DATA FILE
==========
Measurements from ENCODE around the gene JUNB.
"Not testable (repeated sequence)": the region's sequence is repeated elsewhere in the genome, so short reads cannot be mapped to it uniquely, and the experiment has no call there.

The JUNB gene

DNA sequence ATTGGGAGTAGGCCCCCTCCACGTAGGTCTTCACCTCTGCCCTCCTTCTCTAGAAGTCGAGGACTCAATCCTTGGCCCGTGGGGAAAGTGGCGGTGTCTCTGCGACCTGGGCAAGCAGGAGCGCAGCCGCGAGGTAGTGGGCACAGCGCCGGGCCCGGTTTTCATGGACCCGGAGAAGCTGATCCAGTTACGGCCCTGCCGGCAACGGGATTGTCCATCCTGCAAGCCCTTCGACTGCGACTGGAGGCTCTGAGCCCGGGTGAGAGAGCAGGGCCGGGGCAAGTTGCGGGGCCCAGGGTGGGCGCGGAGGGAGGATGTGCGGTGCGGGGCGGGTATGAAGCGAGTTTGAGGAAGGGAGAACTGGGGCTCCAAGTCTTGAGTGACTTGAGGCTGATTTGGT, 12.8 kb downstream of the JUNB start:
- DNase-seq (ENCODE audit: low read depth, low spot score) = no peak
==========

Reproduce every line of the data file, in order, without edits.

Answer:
Measurements from ENCODE around the gene JUNB.
"Not testable (repeated sequence)": the region's sequence is repeated elsewhere in the genome, so short reads cannot be mapped to it uniquely, and the experiment has no call there.

The JUNB gene

DNA sequence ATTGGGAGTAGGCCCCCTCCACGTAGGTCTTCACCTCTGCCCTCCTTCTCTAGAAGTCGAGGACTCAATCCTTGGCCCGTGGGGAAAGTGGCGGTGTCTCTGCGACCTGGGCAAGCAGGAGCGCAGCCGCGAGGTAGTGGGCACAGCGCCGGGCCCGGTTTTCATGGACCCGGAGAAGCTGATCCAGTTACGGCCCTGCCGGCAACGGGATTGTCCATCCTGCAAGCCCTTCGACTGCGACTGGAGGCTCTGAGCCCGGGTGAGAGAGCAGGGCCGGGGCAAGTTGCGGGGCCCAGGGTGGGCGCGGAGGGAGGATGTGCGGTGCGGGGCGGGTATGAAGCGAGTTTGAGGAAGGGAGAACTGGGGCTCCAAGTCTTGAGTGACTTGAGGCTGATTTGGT, 12.8 kb downstream of the JUNB start:
- DNase-seq (ENCODE audit: low read depth, low spot score) = no peak